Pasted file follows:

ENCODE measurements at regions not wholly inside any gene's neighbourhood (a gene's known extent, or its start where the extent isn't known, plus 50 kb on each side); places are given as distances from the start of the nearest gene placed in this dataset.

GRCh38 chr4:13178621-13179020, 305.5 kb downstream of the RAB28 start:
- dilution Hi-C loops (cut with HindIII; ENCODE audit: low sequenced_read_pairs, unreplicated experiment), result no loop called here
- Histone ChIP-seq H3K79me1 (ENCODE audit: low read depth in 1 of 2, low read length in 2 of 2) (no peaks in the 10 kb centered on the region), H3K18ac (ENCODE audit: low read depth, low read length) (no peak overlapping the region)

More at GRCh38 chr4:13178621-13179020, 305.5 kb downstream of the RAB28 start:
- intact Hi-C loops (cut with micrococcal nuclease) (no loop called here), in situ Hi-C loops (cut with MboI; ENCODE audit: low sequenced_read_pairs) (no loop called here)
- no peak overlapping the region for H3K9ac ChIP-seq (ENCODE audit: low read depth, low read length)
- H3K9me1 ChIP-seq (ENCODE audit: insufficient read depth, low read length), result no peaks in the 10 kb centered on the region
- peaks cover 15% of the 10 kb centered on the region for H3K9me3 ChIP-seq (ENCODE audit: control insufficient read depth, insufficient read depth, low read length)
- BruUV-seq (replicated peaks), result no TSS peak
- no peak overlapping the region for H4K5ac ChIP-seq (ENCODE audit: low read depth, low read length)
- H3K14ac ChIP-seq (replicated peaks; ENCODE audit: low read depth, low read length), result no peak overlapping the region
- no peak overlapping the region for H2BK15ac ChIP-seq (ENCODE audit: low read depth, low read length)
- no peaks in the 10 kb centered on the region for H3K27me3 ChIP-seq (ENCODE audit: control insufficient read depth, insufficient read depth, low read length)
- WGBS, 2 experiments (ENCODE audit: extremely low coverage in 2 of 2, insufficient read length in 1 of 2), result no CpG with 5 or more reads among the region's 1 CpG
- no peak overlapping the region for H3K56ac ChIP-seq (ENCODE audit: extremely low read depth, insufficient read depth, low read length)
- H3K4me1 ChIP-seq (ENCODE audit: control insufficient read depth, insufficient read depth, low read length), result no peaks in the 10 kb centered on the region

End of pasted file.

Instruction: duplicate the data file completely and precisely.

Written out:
ENCODE measurements at regions not wholly inside any gene's neighbourhood (a gene's known extent, or its start where the extent isn't known, plus 50 kb on each side); places are given as distances from the start of the nearest gene placed in this dataset.

GRCh38 chr4:13178621-13179020, 305.5 kb downstream of the RAB28 start:
- dilution Hi-C loops (cut with HindIII; ENCODE audit: low sequenced_read_pairs, unreplicated experiment), result no loop called here
- Histone ChIP-seq H3K79me1 (ENCODE audit: low read depth in 1 of 2, low read length in 2 of 2) (no peaks in the 10 kb centered on the region), H3K18ac (ENCODE audit: low read depth, low read length) (no peak overlapping the region)

More at GRCh38 chr4:13178621-13179020, 305.5 kb downstream of the RAB28 start:
- intact Hi-C loops (cut with micrococcal nuclease) (no loop called here), in situ Hi-C loops (cut with MboI; ENCODE audit: low sequenced_read_pairs) (no loop called here)
- no peak overlapping the region for H3K9ac ChIP-seq (ENCODE audit: low read depth, low read length)
- H3K9me1 ChIP-seq (ENCODE audit: insufficient read depth, low read length), result no peaks in the 10 kb centered on the region
- peaks cover 15% of the 10 kb centered on the region for H3K9me3 ChIP-seq (ENCODE audit: control insufficient read depth, insufficient read depth, low read length)
- BruUV-seq (replicated peaks), result no TSS peak
- no peak overlapping the region for H4K5ac ChIP-seq (ENCODE audit: low read depth, low read length)
- H3K14ac ChIP-seq (replicated peaks; ENCODE audit: low read depth, low read length), result no peak overlapping the region
- no peak overlapping the region for H2BK15ac ChIP-seq (ENCODE audit: low read depth, low read length)
- no peaks in the 10 kb centered on the region for H3K27me3 ChIP-seq (ENCODE audit: control insufficient read depth, insufficient read depth, low read length)
- WGBS, 2 experiments (ENCODE audit: extremely low coverage in 2 of 2, insufficient read length in 1 of 2), result no CpG with 5 or more reads among the region's 1 CpG
- no peak overlapping the region for H3K56ac ChIP-seq (ENCODE audit: extremely low read depth, insufficient read depth, low read length)
- H3K4me1 ChIP-seq (ENCODE audit: control insufficient read depth, insufficient read depth, low read length), result no peaks in the 10 kb centered on the region